Gary Cooper returned to Poverty Row for the first time since his early silent film days to make Mr. Deeds Goes to Town (Frank Capra, 1936) with Jean Arthur for Columbia Pictures. Cooper plays the character of Longfellow Deeds, an innocent, sweet-natured writer of greeting cards who inherits a fortune, leaves behind his idyllic life in Vermont, and travels to New York where he faces a world of corruption and deceit. For his performance in Mr. Deeds, Cooper received his first Oscar nomination. In the adventure film The General Died at Dawn (Lewis Milestone, 1936) with Madeleine Carroll, he plays an American soldier of fortune in China who helps the peasants defend themselves against the oppression of a cruel warlord. Written by playwright Clifford Odets, the film was a critical and commercial success. In Cecil B. DeMille’s sprawling frontier epic The Plainsman (1936) with Jean Arthur—his first of four films with the director—Cooper portrays Wild Bill Hickok in a highly-fictionalized version of the opening of the American western frontier. That year, Cooper appeared for the first time on the Motion Picture Herald exhibitor’s poll of top ten film personalities, where he would remain for the next twenty-two years. In Ernst Lubitsch’s romantic comedy Bluebeard’s Eighth Wife (1938) with Claudette Colbert, Cooper plays a wealthy American businessman in France who falls in love with an impoverished aristocrat’s daughter and persuades her to become his eighth wife. In the adventure film Beau Geste (William A. Wellman, 1939) with Ray Milland, he joined the French Foreign Legion to find adventure in the Sahara fighting local tribes. Wikipedia: “Beau Geste provided Cooper with magnificent sets, exotic settings, high-spirited action, and a role tailored to his personality and screen persona.” Cooper cemented his cowboy credentials in The Westerner (William Wyler, 1940). He won his first Academy Award for Best Actor in 1942 for his performance as Alvin York, the most decorated U.S. soldier from the Great War, in Sergeant York (Howard Hawks, 1941). Cooper worked with Ingrid Bergman in For Whom the Bell Tolls (Sam Wood, 1943) which earned him his third Oscar nomination. The film was based on a novel by Ernest Hemingway, with whom Cooper developed a strong friendship. On 23 October 1947, he appeared before the House Un-American Activities Committee in Washington, not under subpoena but responding to an invitation to give testimony on the alleged infiltration of Hollywood by communists. Although he never said he regretted having been a friendly witness, as an independent producer, he hired blacklisted actors and technicians. He did say he had never wanted to see anyone lose the right to work, regardless of what he had done. Cooper won his second Oscar for his performance as Marshal Will Kane in High Noon (Fred Zinnemann, 1952), one of his finest roles and a kind of come-back after a series of flops. He continued to play the lead in films almost to the end of his life. His later box office hits included the influential Western Vera Cruz (Robert Aldrich, 1954) in which he guns down villain Burt Lancaster in a showdown, William Wyler’s Friendly Persuasion (1956), in which he portrays a Quaker farmer during the American Civil War, Billy Wilder’s Love in the Afternoon (1957) with Audrey Hepburn, and the hard-edged action Western Man of the West (Anthony Mann, 1958), with Lee J. Cobb. Cooper’s final film was the British-American co-production The Naked Edge (Michael Anderson, 1961). In April 1960, Cooper underwent surgery for prostate cancer after it had metastasized to his colon. But by the end of the year the cancer had spread to his lungs and bones. On 13 May 1961, six days after his sixtieth birthday, Gary Cooper died. The young and handsome Cooper had affairs with Clara Bow, Lupe Velez, Marlene Dietrich and Tallulah Bankhead. In 1933, he married socialite Veronica Balfe, who, billed as Sandra Shaw, enjoyed a short-lived acting career. They had an ‘open’ marriage and Cooper also had relationships with the actresses Grace Kelly, Anita Ekberg, and Patricia Neal. Sir Cecil Beaton also claimed to have had an affair with him.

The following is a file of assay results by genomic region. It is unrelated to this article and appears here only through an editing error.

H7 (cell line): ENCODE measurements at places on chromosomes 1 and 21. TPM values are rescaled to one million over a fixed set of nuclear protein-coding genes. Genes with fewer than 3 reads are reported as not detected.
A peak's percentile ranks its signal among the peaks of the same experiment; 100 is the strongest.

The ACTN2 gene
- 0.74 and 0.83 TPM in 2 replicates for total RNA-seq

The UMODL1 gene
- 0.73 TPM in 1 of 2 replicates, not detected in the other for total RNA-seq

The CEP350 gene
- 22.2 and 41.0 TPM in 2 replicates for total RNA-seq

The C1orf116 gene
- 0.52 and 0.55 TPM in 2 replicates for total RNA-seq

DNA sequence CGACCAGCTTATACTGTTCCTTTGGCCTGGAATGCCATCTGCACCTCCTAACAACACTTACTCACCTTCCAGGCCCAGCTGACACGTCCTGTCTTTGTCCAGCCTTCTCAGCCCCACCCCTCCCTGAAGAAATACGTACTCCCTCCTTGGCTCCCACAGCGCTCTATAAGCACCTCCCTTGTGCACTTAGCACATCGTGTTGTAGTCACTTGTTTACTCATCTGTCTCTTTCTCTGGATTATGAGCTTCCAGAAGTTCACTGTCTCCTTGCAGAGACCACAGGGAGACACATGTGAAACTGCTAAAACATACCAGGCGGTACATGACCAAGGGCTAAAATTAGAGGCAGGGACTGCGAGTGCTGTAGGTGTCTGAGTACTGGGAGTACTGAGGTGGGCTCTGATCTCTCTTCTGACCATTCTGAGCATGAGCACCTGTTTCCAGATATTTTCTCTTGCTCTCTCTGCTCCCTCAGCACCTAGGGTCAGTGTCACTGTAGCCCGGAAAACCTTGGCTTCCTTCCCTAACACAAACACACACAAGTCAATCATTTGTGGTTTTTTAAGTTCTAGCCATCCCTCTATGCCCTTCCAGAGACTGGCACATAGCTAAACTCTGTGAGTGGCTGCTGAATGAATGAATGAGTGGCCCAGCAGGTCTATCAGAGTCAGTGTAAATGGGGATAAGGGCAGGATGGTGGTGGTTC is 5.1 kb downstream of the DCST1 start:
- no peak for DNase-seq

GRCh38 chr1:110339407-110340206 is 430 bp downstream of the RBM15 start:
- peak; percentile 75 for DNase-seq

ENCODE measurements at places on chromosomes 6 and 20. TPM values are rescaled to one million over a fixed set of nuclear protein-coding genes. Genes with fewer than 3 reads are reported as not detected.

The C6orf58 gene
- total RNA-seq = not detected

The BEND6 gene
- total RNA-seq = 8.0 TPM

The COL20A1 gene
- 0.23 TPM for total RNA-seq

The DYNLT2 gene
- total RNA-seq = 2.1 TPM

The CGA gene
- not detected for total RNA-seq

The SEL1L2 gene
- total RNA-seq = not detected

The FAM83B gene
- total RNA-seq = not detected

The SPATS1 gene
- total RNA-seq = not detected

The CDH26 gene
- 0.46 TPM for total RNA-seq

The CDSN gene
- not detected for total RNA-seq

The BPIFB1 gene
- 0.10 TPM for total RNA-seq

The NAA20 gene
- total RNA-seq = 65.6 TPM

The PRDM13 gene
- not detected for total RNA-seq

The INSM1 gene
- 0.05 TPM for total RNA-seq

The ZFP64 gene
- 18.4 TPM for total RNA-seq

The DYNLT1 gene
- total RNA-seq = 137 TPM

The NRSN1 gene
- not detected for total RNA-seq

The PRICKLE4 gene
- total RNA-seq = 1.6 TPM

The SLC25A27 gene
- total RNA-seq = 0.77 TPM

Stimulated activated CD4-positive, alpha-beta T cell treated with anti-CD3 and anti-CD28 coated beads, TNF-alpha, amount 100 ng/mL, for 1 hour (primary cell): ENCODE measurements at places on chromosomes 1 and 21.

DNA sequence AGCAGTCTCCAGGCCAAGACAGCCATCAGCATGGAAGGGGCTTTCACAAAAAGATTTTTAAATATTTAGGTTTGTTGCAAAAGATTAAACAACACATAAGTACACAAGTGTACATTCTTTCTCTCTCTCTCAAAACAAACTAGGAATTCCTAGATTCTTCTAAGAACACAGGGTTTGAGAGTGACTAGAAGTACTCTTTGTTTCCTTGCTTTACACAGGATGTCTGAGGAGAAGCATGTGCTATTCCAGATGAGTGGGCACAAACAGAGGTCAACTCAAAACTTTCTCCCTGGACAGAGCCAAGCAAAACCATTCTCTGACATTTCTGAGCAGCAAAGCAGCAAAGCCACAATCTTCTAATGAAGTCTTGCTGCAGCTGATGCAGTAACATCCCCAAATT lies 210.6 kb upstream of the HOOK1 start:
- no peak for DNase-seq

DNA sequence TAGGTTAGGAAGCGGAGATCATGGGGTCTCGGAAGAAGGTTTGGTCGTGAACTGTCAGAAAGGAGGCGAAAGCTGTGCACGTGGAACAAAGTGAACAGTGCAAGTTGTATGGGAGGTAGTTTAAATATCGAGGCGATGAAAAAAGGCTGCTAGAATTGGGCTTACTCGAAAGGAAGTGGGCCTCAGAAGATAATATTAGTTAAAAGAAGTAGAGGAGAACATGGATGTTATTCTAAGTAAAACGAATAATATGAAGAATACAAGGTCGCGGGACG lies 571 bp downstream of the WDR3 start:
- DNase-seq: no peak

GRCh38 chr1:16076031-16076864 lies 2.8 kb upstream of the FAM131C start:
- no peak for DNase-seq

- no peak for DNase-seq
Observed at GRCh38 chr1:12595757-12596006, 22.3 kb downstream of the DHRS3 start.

Sources: Wikipedia and IMDb.